Deferred Import VAT

Deferred Import VAT is another scheme available to businesses importing goods into the UK. It provides an extended deferral period for the payment of import VAT and customs duties, allowing businesses to manage their VAT obligations more effectively.

To qualify for the Deferred Import VAT scheme, businesses must apply to set up a deferred payment account with HM Revenue and Customs (HMRC). The application process involves demonstrating financial and compliance suitability, as well as meeting specific eligibility criteria. Once approved, businesses can defer the payment of import VAT and customs duties until a specified date, usually on a monthly basis.

Unlike postponed import VAT, which is applicable to all imports, deferred import VAT requires prior authorization from HMRC. This scheme offers businesses more control over their cash flow, as they can align the payment of import VAT and customs duties with their financial cycles. It is particularly useful for businesses that import goods regularly and want to streamline their VAT and customs processes.

Additionally, the deferred payment account provides businesses with a consolidated monthly statement that details all import VAT and customs duties due, simplifying the reconciliation and reporting processes. This helps businesses maintain accurate records and ensures compliance with VAT regulations.



In conclusion, postponed import VAT and deferred import VAT are two distinct schemes available to businesses importing goods into the UK. Postponed import VAT allows eligible businesses to defer the payment of import VAT until their regular VAT return filing date, providing improved cash flow management. On the other hand, deferred import VAT enables businesses to defer the payment of import VAT and customs duties until a specified date, usually on a monthly basis. By understanding these differences, businesses can choose the scheme that best suits their needs and optimize their VAT processes.


What is a deferred VAT?

Deferred VAT refers to a scheme where businesses are allowed to delay the payment of Value Added Tax (VAT) on goods or services until a specified later date. This scheme provides businesses with additional flexibility in managing their cash flow by deferring the VAT payment to a more convenient time. The deferred VAT is typically reported and paid on a later VAT return filing date. It is important to note that the eligibility and conditions for the deferred VAT scheme may vary depending on the country or tax jurisdiction.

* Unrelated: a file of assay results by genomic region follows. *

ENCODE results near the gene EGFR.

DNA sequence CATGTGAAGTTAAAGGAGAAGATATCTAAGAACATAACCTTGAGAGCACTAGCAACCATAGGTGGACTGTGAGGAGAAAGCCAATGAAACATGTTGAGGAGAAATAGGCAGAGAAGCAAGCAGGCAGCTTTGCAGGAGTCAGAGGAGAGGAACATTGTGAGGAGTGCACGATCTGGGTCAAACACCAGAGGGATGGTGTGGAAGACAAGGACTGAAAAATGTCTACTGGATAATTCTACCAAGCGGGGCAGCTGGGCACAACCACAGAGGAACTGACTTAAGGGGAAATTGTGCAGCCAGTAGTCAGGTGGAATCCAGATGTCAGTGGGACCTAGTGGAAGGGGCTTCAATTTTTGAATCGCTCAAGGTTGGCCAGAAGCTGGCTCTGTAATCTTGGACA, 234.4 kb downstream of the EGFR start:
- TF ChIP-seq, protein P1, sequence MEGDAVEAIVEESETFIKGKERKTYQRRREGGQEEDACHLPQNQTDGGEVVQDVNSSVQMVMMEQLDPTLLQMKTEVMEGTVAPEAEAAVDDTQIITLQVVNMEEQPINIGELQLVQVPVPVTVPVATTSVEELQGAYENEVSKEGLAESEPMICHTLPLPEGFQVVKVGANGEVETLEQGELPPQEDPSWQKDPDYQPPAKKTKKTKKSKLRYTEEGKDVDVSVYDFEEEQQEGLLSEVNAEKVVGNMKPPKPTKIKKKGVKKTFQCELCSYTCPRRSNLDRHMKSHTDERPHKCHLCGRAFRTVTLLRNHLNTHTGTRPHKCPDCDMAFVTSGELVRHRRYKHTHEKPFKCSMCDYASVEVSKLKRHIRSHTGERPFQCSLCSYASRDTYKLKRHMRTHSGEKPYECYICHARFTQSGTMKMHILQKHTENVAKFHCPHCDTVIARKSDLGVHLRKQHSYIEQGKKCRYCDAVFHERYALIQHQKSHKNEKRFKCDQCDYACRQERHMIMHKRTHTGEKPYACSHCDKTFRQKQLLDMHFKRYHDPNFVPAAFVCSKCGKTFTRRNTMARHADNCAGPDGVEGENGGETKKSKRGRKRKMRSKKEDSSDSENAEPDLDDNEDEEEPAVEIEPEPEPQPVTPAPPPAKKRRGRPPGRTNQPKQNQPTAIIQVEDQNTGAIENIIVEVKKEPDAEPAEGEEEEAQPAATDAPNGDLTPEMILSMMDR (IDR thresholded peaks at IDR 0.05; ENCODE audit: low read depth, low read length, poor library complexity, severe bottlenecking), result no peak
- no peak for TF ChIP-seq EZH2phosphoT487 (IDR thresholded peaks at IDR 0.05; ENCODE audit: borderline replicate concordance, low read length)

VAT Penalty Point System for Overdue/Late Vat Return HMRC


For businesses in the UK, adhering to VAT regulations is of paramount importance. To ensure compliance, Her Majesty’s Revenue and Customs (HMRC) has implemented a penalty point system for VAT. This system aims to deter and penalize businesses that fail to meet their VAT obligations. In this SEO-friendly blog, we will delve into the intricacies of the VAT penalty point system, exploring its purpose, how it works, and the consequences of non-compliance.


The Purpose of the VAT Penalty Point System

The VAT penalty point system serves as a deterrent and enforcement mechanism to encourage businesses to comply with their VAT obligations. It aims to ensure fairness in the taxation system and maintain a level playing field among businesses. By imposing penalties on non-compliant businesses, HMRC intends to encourage timely and accurate VAT reporting and discourage deliberate or persistent non-compliance.


How the VAT Penalty Point System Works

The VAT penalty point system operates on a cumulative basis. Under this system, each compliance failure results in the accumulation of penalty points. The number of points assigned depends on the severity of the failure. For instance, a late VAT return submission might result in a lower number of penalty points compared to deliberate tax evasion.

If a business reaches a specific threshold of penalty points within a specified timeframe, HMRC issues a penalty assessment. The threshold and timeframe depend on the business’s VAT registration status and turnover. Once a penalty assessment is issued, the business may be liable to pay a penalty, which is calculated based on the VAT liability involved and the number of penalty points accumulated.


Consequences of Non-Compliance

Non-compliance with VAT obligations can have serious consequences for businesses. The VAT penalty point system is designed to encourage compliance through escalating penalties. Accumulating penalty points can result in various consequences, including:

a) Financial Penalties: HMRC may impose financial penalties based on the number of penalty points accumulated and the VAT liability involved in the non-compliance. These penalties can be substantial and can significantly impact a business’s finances.

b) Increased Scrutiny: Non-compliant businesses are likely to face increased scrutiny from HMRC, leading to more frequent inspections, audits, and investigations. This can be time-consuming, stressful, and may result in further penalties or legal actions.